Early Break-up (~20 ka) of the Norwegian Channel Ice Stream of the Scandinavian Ice Sheet during the Last Glacial Maximum

Thursday, 18 December 2014: 2:25 PM
John Inge Svendsen1, Jason P Briner2, Jan Mangerud3, Anna L C Hughes3, Nicolas E. Young4 and Kristian Vasskog5, (1)University of Bergen, Department of Earth Science, Bergen, Norway, (2)University at Buffalo, Buffalo, NY, United States, (3)University of Bergen, Bergen, Norway, (4)Columbia University of New York, Lamont-Doherty Earth Observatory, Palisades, NY, United States, (5)Bjerknes Centre for Climate Research, Bergen, Norway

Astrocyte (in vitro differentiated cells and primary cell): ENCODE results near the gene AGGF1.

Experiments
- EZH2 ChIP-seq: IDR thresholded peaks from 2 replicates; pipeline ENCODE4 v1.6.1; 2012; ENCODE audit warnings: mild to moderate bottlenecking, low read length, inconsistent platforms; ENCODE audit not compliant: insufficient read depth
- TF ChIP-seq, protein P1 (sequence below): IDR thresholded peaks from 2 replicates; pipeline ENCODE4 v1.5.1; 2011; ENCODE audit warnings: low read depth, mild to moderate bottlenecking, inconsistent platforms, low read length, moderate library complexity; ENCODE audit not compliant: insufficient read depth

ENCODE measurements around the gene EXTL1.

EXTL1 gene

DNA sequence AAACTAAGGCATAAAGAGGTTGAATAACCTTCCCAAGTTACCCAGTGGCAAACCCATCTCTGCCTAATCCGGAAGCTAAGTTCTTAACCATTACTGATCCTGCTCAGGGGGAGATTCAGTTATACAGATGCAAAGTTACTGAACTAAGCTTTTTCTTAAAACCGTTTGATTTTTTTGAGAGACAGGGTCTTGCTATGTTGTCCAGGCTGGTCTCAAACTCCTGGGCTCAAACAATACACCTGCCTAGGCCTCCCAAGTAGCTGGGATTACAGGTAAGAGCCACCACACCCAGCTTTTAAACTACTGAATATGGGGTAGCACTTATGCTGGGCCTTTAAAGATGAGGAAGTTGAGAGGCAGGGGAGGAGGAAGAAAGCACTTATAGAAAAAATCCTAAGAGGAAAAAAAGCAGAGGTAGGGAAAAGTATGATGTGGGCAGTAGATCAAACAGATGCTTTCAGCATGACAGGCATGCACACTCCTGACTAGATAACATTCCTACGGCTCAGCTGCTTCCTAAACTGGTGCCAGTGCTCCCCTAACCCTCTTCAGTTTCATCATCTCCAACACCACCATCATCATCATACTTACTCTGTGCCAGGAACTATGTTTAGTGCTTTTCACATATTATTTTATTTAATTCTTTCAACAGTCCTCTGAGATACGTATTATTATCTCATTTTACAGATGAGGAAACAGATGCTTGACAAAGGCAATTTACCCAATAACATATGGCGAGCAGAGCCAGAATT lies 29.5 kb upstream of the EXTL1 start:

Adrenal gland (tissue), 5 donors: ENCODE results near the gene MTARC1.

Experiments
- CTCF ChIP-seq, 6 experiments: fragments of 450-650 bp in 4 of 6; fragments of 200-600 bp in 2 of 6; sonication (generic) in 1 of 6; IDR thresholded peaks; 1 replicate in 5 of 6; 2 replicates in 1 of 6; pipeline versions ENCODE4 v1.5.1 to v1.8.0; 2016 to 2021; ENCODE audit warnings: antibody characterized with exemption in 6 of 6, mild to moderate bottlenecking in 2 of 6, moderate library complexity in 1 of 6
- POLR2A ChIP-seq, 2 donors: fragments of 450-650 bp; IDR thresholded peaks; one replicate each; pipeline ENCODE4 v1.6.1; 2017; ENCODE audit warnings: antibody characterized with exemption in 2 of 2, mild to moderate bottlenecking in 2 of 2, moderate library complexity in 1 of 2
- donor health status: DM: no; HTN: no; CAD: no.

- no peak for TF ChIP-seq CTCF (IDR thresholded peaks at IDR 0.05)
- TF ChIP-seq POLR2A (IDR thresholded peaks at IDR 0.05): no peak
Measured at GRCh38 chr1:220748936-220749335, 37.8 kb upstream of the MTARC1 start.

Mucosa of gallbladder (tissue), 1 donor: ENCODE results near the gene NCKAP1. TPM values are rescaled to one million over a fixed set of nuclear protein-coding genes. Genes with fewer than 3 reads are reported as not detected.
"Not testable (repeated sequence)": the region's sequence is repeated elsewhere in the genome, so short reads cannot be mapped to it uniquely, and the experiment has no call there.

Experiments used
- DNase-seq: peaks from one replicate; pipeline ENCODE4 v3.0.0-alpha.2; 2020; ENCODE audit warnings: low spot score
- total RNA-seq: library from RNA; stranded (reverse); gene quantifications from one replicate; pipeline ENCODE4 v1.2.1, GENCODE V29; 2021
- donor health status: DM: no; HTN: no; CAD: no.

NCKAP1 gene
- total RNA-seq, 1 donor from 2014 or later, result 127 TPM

New time-slice reconstructions of Eurasian Ice Sheet limits during Marine Isotope Stage 2 reveal that the timing of both maximum ice sheet extent and subsequent retreat were spatially variable. Here we present a new reconstruction of the glacial and climate history during the last deglaciation based on 52 cosmogenic nuclide 10Be exposure ages from glacially transported boulders in southern Norway as well as other available data from moraines, lake basins and offshore seafloor sediments. The new ages indicate that the Norwegian Channel Ice Stream (NCIS), active during the Last Glacial Maximum (LGM ~21 ka), broke up as early as ~20 ka, leaving the islands Utsira and Karmøy (located 250 km up-flow from the LGM ice-margin position) permanently ice free ever since. We postulate that the ice sheet flowed across the Norwegian Channel to Denmark and onto the North Sea Plateau during an early phase of the last glacial, but when the NCIS started to operate this ice supply to the North Sea diminished. The fast flows of the NCIS led to a lowering of the ice surface on the shelf and presumably also a drawdown of the entire ice sheet. We envision a large open bay across the entire northern North Sea by 20 ka, which facilitated rapid calving at the ice front and ice sheet thinning. There is also evidence to suggest that the Eurasian Ice Sheet complex as a whole was in a state of retreat soon after the collapse of the ice stream suggesting a common causal connection. We think the primary forcing mechanism for the early deglaciation was increasing high-northern-latitude insolation. The adjacent coastal areas of the Norwegian mainland remained ice covered for another 4000 years until ~16 ka when the ice margin along the coast started to retreat eastward. This second stage of ice sheet retreat was interrupted by several re-advances. The largest re-advance culminated at the very end of the Younger Dryas stadial period (11.6 ka).